Georgia voters may find out by month’s end whether they’ll be going back to paper ballots in a November election with one of the nation’s most closely watched gubernatorial races. A good-government group claims in a lawsuit that the state’s electronic-voting system is at such risk of Russian-style interference that the Republican-led state is violating residents’ constitutional rights by failing to fix the problem. U.S. District Judge Amy Totenberg, an appointee of former President Barack Obama, has scheduled a hearing for Sept. 12 in Atlanta and said she’ll issue an opinion within two weeks on the group’s request for a paper ballot. Georgia’s election databases and 27,000 touchscreen voting machines could be hacked to erase valid registrations, add fake voters and even switch votes to decide which candidate wins, the group said in the lawsuit. And the state is an inviting target, they say, because its machines are easy to hack and the state has a large number of registered voters — about 7 million.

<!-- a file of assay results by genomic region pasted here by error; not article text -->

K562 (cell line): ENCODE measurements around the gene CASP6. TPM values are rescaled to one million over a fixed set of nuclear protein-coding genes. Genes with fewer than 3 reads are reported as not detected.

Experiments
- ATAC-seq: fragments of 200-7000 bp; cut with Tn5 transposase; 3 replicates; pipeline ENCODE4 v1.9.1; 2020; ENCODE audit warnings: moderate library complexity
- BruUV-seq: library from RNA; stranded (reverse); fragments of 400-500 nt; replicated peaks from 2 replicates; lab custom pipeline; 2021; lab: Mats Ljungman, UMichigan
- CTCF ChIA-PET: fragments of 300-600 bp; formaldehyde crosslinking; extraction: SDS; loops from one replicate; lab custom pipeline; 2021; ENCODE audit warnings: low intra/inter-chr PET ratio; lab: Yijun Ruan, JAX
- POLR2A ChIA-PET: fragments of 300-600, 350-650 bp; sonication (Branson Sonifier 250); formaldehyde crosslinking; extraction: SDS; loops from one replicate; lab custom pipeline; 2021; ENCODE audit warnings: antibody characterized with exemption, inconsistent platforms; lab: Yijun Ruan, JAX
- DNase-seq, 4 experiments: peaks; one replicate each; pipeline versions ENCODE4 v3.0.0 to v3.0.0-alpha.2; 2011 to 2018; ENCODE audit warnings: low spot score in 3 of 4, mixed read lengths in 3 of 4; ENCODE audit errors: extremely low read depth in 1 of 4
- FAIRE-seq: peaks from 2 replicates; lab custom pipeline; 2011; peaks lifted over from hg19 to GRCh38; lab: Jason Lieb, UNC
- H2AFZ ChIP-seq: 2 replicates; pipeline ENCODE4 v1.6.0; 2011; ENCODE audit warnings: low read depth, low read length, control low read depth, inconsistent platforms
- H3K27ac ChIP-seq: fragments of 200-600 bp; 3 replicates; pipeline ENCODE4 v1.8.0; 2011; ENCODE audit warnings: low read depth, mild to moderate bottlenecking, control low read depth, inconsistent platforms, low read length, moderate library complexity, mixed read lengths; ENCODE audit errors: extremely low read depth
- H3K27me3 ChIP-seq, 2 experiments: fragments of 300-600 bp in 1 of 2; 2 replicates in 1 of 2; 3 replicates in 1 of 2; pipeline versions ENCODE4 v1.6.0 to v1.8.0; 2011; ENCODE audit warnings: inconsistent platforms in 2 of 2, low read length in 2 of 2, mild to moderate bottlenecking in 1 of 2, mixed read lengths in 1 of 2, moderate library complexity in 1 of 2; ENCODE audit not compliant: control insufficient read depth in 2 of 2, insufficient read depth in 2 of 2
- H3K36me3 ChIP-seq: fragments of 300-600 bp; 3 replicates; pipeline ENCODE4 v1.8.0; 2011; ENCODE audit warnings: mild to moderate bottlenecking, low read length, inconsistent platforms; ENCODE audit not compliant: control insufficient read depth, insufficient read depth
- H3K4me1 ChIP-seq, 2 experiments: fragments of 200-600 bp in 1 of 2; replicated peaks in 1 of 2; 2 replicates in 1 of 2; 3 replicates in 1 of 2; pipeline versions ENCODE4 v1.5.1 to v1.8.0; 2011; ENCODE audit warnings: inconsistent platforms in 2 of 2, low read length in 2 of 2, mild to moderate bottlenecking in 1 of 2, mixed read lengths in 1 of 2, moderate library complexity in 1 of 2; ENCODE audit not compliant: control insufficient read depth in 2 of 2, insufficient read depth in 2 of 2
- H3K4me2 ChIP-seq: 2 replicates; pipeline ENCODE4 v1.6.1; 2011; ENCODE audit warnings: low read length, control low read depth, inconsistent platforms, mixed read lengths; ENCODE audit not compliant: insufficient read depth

“Georgia’s voting system is a catastrophically open invitation to malicious actors intent on disrupting our democracy,” the group claims.
Georgia is balking at the group’s proposal to replace the current system with paper ballots in all 159 counties before Nov. 6. Secretary of State Brian Kemp said in a recent court filing that the group’s worries are based on “paranoia” and the speculation of “so-called” experts.